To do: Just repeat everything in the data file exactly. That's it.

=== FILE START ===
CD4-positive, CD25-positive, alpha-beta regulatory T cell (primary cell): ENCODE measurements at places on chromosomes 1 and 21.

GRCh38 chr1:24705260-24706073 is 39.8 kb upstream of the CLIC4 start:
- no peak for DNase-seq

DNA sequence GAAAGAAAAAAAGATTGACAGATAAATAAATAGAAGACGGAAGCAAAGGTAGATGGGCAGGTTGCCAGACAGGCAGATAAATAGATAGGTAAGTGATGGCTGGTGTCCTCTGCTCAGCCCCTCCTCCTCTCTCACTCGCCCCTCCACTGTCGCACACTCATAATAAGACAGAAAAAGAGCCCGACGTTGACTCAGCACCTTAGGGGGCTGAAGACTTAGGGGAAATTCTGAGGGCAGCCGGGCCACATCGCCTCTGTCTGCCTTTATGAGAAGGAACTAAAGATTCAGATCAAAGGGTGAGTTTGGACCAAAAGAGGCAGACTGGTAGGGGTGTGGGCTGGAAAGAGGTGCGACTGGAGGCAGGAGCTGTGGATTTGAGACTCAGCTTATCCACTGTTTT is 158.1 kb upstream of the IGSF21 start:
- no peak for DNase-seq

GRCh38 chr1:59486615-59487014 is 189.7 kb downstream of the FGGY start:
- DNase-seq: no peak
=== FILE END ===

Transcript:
CD4-positive, CD25-positive, alpha-beta regulatory T cell (primary cell): ENCODE measurements at places on chromosomes 1 and 21.

GRCh38 chr1:24705260-24706073 is 39.8 kb upstream of the CLIC4 start:
- no peak for DNase-seq

DNA sequence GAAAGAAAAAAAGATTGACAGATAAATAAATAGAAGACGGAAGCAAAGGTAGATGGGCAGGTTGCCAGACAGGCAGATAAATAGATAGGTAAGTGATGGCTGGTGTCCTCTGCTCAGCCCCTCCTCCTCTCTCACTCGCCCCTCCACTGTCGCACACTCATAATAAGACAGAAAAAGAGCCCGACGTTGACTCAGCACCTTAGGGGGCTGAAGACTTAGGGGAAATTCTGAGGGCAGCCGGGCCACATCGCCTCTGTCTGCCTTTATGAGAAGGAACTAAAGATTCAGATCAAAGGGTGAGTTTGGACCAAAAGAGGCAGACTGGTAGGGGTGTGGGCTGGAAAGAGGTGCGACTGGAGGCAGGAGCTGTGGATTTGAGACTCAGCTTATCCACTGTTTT is 158.1 kb upstream of the IGSF21 start:
- no peak for DNase-seq

GRCh38 chr1:59486615-59487014 is 189.7 kb downstream of the FGGY start:
- DNase-seq: no peak